Loneliness is quite an interesting topic. Whether you identify as an introvert or extrovert, we can all agree that alone time can be much needed. Now, the quantity and duration of the alone time will differ based on sociability. Still, this idea of being alone can interest and maybe jealousy for those who don’t get enough alone time. Conversely, when someone spends too much time alone, they can develop a phenomenon known as loneliness. Loneliness is a state of mind leaving people feeling empty, unwanted, and alone.
Unlike alone time, loneliness can result in a myriad of mental health concerns, which can then lead to health concerns. For example, chronic loneliness can lead to heart problems, depression, higher stress, decreased memory, substance misuse, and brain changes. Moreover, the global pandemic has exacerbated the effects of loneliness as many have had to quarantine, social distance, or have lost loved ones. National surveys have found that approximately 36 percent of respondents between the ages of 18 and 25 report feeling frequently or almost always lonely.
COVID-19 and Loneliness
It’s no secret we are living in unprecedented times brought on by COVID-19, which started its impacts in early 2020. One of the many precautions set forth by medical governing bodies is to maintain social distancing from other people, and this principle has been relatively maintained throughout the past two years, especially when one either has COVID-19 or is exhibiting symptoms. Moreover, vulnerable populations have been adhering to strict social distancing policies to prevent possible exposure since the start.
The implications of social distancing affect everyone differently, but a leading consequence is loneliness. Hoffart et al. (2020) found that individuals who were single and had a pre-existing mental illness were more susceptible to chronic loneliness; specifically, individuals with a depression diagnosis were more likely to suffer from loneliness compared to those with an anxiety diagnosis. However, individuals who engaged in rumination and worry, common symptoms of anxiety, were still at risk of chronic loneliness.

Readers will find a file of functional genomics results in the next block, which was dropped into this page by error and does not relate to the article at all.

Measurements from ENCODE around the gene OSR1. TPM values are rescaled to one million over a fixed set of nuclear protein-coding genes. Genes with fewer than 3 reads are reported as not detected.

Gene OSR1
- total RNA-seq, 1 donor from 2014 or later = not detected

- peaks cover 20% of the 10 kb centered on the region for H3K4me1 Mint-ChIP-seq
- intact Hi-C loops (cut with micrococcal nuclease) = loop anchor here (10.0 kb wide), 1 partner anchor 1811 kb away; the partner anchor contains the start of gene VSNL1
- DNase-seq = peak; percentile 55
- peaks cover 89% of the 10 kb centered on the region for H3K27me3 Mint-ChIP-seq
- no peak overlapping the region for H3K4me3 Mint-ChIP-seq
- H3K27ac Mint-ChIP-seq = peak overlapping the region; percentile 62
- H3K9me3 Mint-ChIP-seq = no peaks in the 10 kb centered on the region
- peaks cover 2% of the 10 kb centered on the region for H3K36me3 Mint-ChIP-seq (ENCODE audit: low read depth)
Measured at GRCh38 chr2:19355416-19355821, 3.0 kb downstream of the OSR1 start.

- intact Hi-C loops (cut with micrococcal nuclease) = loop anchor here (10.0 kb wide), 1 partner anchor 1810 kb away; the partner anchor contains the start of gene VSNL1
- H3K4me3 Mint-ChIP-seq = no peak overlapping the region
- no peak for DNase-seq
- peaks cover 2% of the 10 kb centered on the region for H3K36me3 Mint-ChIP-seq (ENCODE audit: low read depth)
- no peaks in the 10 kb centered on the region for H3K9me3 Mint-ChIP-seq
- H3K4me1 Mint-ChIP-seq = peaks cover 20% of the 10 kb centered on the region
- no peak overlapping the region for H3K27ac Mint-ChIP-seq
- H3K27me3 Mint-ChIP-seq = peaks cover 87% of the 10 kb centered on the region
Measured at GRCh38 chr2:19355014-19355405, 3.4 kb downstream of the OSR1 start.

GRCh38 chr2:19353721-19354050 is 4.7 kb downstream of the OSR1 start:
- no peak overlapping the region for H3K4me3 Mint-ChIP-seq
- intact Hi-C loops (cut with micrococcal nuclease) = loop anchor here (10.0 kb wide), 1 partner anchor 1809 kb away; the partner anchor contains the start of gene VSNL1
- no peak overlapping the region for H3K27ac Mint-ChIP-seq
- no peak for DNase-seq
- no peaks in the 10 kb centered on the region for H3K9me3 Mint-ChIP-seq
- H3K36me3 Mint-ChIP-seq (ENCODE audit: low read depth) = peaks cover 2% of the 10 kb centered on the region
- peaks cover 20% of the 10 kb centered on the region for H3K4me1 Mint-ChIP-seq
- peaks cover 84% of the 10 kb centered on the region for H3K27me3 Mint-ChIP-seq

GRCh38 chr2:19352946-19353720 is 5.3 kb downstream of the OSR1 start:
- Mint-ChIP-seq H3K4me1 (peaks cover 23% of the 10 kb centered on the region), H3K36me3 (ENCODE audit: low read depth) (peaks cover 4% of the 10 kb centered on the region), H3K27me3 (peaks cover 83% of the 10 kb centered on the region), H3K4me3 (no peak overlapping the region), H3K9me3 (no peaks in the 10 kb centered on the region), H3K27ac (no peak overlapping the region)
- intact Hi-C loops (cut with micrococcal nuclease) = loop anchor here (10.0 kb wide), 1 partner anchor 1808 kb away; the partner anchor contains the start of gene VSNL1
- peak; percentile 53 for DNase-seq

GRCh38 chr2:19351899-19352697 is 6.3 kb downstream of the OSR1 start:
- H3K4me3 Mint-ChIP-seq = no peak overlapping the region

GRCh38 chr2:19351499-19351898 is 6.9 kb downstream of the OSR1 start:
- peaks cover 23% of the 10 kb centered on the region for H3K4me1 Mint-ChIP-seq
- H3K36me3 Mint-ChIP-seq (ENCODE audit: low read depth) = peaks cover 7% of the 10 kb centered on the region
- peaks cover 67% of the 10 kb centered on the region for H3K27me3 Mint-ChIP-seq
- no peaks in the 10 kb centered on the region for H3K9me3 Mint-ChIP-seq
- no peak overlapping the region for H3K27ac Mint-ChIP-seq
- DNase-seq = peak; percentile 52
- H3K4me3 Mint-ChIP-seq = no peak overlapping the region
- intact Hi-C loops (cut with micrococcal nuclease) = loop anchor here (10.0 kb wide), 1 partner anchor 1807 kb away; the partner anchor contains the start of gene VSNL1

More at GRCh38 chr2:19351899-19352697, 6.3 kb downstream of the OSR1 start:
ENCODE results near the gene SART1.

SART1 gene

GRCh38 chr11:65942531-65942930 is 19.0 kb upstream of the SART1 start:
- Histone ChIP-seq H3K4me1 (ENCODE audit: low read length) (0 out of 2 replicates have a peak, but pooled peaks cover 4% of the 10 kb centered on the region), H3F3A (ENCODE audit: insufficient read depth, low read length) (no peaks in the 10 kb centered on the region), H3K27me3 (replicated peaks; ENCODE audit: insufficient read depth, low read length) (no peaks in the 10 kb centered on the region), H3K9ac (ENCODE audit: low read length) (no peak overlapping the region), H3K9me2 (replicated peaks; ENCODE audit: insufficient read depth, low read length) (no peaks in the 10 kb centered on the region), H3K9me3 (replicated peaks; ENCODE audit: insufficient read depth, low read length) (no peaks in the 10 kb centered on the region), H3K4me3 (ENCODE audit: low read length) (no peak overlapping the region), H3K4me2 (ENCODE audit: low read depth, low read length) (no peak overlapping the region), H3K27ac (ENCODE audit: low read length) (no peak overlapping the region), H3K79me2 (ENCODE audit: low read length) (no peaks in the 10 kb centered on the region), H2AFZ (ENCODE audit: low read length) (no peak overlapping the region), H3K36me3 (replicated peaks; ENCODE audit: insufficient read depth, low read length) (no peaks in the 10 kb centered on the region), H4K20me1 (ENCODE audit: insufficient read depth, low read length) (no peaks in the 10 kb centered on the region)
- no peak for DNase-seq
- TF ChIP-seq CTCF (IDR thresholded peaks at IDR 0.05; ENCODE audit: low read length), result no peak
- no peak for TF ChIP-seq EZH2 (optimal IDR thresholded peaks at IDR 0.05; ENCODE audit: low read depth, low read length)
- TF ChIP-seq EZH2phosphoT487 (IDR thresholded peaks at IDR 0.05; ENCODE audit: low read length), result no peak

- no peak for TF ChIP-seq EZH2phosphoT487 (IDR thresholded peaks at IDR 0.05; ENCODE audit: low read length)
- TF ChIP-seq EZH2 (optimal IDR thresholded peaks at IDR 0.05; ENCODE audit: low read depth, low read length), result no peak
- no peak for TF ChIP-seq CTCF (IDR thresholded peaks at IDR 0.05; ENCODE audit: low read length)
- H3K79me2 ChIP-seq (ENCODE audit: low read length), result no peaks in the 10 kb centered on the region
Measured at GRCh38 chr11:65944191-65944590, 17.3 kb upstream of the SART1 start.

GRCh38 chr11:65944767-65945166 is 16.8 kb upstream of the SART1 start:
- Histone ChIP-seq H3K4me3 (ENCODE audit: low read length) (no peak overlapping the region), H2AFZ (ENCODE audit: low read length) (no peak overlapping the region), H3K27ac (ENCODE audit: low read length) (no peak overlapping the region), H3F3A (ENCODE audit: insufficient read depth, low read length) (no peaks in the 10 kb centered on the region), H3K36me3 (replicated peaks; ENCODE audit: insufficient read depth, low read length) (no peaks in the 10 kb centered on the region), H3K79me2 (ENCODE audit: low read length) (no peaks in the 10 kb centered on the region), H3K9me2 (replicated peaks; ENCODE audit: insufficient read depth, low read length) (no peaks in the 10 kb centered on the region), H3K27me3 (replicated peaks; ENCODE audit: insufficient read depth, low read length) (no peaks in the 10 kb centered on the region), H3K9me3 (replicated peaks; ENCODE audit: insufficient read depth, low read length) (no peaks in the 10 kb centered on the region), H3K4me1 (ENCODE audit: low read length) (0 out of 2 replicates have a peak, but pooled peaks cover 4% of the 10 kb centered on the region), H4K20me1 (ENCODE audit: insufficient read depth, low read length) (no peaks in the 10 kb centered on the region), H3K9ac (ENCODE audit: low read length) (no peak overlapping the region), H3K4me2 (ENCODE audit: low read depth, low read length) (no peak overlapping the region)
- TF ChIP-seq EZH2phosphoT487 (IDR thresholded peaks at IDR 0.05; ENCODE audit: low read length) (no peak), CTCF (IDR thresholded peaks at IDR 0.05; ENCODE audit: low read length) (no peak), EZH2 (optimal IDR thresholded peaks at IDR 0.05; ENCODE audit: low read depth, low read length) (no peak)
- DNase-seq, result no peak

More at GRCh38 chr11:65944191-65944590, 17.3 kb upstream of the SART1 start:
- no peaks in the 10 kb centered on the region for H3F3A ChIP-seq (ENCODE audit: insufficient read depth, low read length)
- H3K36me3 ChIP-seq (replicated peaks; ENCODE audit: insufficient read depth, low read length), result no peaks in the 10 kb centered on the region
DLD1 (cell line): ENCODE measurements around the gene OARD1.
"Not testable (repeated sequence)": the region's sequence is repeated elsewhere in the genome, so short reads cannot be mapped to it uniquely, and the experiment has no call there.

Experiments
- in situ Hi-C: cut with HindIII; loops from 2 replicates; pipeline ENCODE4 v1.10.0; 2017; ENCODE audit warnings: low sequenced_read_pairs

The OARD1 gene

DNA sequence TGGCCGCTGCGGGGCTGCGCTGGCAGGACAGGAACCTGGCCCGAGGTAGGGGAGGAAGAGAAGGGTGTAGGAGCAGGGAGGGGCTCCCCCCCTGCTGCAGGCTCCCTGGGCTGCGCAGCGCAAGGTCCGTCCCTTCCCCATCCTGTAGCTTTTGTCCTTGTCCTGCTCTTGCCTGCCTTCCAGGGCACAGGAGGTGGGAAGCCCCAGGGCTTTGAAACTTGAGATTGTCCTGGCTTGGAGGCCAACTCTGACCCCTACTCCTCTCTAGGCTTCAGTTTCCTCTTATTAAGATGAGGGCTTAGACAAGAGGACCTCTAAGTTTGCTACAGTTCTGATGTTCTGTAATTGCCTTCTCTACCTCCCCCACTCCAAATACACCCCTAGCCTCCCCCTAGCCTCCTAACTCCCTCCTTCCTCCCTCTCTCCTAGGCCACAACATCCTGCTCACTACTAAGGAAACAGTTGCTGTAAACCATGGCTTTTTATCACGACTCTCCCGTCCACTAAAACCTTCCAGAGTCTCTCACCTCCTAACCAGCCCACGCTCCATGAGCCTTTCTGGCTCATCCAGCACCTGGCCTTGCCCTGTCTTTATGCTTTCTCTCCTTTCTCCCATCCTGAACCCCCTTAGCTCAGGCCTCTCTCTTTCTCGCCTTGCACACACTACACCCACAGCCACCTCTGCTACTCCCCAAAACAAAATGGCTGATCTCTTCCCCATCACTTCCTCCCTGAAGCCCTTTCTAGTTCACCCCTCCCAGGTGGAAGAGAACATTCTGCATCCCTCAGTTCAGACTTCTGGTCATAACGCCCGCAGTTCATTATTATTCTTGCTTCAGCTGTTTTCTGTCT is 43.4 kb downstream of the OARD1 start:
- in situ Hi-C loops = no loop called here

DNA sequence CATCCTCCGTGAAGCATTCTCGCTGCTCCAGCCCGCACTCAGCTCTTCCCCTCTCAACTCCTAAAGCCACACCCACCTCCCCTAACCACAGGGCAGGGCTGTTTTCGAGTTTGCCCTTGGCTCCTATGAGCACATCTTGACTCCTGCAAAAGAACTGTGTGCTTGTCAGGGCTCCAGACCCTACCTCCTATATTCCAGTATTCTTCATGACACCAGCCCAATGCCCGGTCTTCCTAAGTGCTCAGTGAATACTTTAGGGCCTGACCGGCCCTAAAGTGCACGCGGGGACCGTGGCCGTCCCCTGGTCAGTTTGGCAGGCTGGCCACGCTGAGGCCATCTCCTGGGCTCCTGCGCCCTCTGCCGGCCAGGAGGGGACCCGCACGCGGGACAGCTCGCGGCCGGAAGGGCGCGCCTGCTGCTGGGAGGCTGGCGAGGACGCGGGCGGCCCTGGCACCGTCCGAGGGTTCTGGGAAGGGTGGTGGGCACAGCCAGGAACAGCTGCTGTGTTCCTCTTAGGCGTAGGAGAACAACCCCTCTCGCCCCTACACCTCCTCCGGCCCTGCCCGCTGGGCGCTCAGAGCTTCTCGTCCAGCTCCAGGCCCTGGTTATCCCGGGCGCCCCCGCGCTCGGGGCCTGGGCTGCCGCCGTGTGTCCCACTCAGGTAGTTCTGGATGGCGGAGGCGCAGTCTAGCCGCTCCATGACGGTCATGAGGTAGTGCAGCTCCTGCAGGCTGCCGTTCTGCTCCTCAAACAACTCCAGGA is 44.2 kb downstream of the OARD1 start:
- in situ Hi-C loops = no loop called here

Consequences of Loneliness
Hawkley and Cacioppo (2010) reviewed the consequences of loneliness, defined as “a distressing feeling that accompanies the perceptions that one’s social needs are not being met by the quantity of or quality of one’s social relationships.” They noted multiple domains affected by loneliness including physical health, mortality, mental health, and cognitive functioning. The authors further note that about 80% of our waking hours are commonly spent with others, so a significant reduction in human contact can have detrimental effects on one’s overall health. Specifically, chronic loneliness may lead to depressive symptoms, which can increase the risk the heart disease and blood pressure.
To cope, these individuals may engage in substance misuse which can further exacerbate health deterioration. Moreover, cognitively, social isolation can lead to cognitive decline and dementia. Researchers found loneliness can cause a decline in IQ, as well. The aforementioned examples are just some of the consequences documented throughout the literature; thus, remediation for chronic loneliness is necessary to prevent health decline caused by the effects of the pandemic.
How to Combat Loneliness
It’s clear from our literature summary that loneliness can cause a myriad of issues. Luckily, there are ways to combat loneliness, even during a global pandemic. While the obvious solution to loneliness is to connect with others, there can be limitations to this.
The apparent issue is the pandemic, but isolation can occur for other reasons too. For example, a family member of mine moved to the Caribbean for vet school where she was faced with isolation. We are fortunate that we live in a time where it’s easier to connect. Talking with a best friend who lives 1,000 miles away takes just a couple of clicks on the phone. Features on Netflix and Hulu allow people to watch the same show or movie while living in different states.
Virtual connection can help fill the need for communication, but loneliness stems deeper than just a desire to talk with others. We, as humans, have a need for touch. Touch starvation is linked with loneliness and all the mental health challenges associated with it. As infants, physical touch soothes us, which is why skin-to-skin contact is promoted. Moreover, in addition to skin-to-skin contact, the pressure from touch (i.e., hugs) has documented benefits such as stress reduction. If touch from another person is not available, similar benefits can be achieved through deep pressure stimulation or weighted blankets.
We’ve written extensively about the benefits of weighted blanket use. In sum, weighted blankets reduce sympathetic activity (the fight or flight response) and promote parasympathetic activity (rest and digest). Weighted blankets are theorized to help combat loneliness by simulating the pressure of a hug. Sleeping with a weighted blanket can mimic cuddling with a loved one.
In addition to managing loneliness through communication and mimicking human touch, other tips involve filling your time with purposeful activities. For example, set an agenda of tasks you’d like to accomplish for the day to have a sense of purpose for the day, which will inevitably help combat the loneliness. Moreover, we are creatures of habit, so keeping a structured routine will help mitigate symptoms of rumination and/or worry.
We wish you the best of luck during these unprecedented times. Stay safe, friends!